Pittsburgh, PA – Field Intern at EQT Corporation
Student, Penn State University Petroleum and Natural Gas Engineering
President of the Society of Petroleum Engineers at Penn State University 

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Adam Larson talks about the tremendous difference the Shell cracker will make for Western Pennsylvanians and the natural gas industry.

The oil and gas industry took off in Western Pennsylvania right around 2008. Digging deep into the Marcellus and even deeper into the Utica, operators have since been biting away at vast layers of shale. Turning the drill bit ever so slightly and kicking out into the lateral, producing natural gas has never been more economic. Now, combine this with hydraulic fracturing and you’ve got two tremendous technologies working hand in hand.

With the duo of the Marcellus and Utica, both dry and wet gases are being pushed back out the pipes and as the wet gas shale resources are developed, natural gas liquids (NGLs) are being captured. When upstream kicks the can to midstream, substantial amounts of NGLs are being handled. Most of these NGLs are now either being held in storage or shipped down to south to Texas or Louisiana for downstream refining.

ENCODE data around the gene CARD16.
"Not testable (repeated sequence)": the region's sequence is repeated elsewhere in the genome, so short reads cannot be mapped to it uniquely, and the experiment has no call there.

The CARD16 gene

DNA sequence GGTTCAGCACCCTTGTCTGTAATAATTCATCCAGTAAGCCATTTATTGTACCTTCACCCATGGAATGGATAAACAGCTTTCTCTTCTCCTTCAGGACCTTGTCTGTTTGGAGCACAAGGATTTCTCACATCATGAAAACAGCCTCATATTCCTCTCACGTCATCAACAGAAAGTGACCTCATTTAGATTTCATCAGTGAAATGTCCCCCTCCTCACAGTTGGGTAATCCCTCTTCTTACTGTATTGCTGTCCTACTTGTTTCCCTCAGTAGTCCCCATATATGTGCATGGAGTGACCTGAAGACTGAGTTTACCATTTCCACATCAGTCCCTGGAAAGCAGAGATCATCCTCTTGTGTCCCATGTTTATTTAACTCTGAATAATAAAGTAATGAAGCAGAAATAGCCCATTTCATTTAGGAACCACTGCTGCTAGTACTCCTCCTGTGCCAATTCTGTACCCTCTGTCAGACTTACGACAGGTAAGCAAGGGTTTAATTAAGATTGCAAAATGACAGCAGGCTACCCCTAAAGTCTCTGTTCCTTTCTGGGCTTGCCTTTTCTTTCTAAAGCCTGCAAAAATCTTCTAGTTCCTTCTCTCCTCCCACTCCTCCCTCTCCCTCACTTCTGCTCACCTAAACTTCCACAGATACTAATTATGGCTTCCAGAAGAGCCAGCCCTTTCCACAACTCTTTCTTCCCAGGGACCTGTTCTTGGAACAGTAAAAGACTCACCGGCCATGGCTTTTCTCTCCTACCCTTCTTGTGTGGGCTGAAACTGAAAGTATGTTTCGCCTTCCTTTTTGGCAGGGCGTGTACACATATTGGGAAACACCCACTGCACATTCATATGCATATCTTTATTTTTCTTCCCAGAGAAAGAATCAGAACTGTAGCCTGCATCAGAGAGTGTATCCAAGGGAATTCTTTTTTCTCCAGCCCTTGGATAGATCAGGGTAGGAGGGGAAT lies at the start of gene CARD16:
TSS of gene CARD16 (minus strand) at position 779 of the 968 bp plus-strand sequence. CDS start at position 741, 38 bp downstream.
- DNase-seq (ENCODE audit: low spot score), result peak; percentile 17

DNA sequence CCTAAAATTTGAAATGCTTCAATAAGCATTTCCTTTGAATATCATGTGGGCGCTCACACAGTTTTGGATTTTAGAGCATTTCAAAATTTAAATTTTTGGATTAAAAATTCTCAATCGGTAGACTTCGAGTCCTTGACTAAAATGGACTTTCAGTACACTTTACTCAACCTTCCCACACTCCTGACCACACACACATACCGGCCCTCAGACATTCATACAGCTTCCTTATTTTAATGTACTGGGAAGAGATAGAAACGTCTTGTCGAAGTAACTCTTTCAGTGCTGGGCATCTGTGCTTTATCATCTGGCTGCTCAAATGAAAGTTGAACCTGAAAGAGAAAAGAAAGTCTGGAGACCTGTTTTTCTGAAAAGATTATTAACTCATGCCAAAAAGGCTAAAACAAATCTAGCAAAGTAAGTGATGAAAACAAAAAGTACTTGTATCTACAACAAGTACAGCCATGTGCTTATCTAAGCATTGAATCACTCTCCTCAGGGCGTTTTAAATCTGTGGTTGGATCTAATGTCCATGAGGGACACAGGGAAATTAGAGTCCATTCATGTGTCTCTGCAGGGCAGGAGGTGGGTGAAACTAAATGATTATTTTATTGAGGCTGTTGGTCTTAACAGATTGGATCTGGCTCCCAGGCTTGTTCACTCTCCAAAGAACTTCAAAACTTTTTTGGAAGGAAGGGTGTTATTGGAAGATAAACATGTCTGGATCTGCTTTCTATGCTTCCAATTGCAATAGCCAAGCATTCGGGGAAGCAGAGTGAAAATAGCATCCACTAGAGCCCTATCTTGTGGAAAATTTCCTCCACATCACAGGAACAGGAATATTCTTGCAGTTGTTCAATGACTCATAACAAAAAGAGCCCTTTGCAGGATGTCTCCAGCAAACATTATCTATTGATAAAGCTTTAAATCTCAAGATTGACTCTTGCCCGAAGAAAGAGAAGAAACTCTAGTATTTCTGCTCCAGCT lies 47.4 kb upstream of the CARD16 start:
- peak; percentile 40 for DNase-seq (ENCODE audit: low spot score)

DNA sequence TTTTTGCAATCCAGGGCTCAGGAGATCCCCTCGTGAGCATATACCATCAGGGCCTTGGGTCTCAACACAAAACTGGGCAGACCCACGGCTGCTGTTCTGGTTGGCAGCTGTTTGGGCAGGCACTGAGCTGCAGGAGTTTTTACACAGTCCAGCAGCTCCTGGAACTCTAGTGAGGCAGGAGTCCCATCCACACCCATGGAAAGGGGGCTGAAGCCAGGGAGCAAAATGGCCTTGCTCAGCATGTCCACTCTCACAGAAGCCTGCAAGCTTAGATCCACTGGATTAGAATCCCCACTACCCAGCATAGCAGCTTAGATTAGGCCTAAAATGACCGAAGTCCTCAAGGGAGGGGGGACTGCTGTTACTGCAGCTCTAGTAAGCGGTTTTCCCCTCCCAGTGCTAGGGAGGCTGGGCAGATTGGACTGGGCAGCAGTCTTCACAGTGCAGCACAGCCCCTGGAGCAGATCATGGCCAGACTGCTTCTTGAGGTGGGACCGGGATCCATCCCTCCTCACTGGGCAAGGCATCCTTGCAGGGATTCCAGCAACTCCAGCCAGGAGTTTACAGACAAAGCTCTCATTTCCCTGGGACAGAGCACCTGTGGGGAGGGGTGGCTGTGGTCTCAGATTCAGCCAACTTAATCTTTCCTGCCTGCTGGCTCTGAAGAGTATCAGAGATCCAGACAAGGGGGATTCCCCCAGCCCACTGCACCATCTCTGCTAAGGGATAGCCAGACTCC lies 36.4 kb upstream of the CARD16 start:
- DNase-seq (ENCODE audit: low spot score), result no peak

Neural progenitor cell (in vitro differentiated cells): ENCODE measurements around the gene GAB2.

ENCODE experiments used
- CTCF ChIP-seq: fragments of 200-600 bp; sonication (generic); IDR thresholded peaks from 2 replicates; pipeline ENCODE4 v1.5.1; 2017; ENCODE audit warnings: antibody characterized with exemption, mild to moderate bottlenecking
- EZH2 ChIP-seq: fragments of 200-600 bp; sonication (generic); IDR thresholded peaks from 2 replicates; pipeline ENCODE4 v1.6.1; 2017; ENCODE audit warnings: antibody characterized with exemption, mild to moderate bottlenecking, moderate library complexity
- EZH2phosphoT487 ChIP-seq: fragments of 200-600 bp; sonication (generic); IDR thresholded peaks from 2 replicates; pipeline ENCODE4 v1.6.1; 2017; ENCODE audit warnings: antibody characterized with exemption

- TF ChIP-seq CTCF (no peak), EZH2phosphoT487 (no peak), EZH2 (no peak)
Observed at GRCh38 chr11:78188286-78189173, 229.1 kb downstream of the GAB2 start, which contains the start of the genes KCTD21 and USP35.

Shipping from north to south with a downturn of commodity prices – this may seem nonsensical. This is where Shell’s Beaver County ethane cracker plant comes into play – leveraging resources that are already here to create a by-product; “cracking” ethane into ethylene. After waiting for the official announcement of this project for years, the approved start of the cracker has finally come to fruition.

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Ted Cruz Will be Talking Shale Gas Tomorrow in Williamsport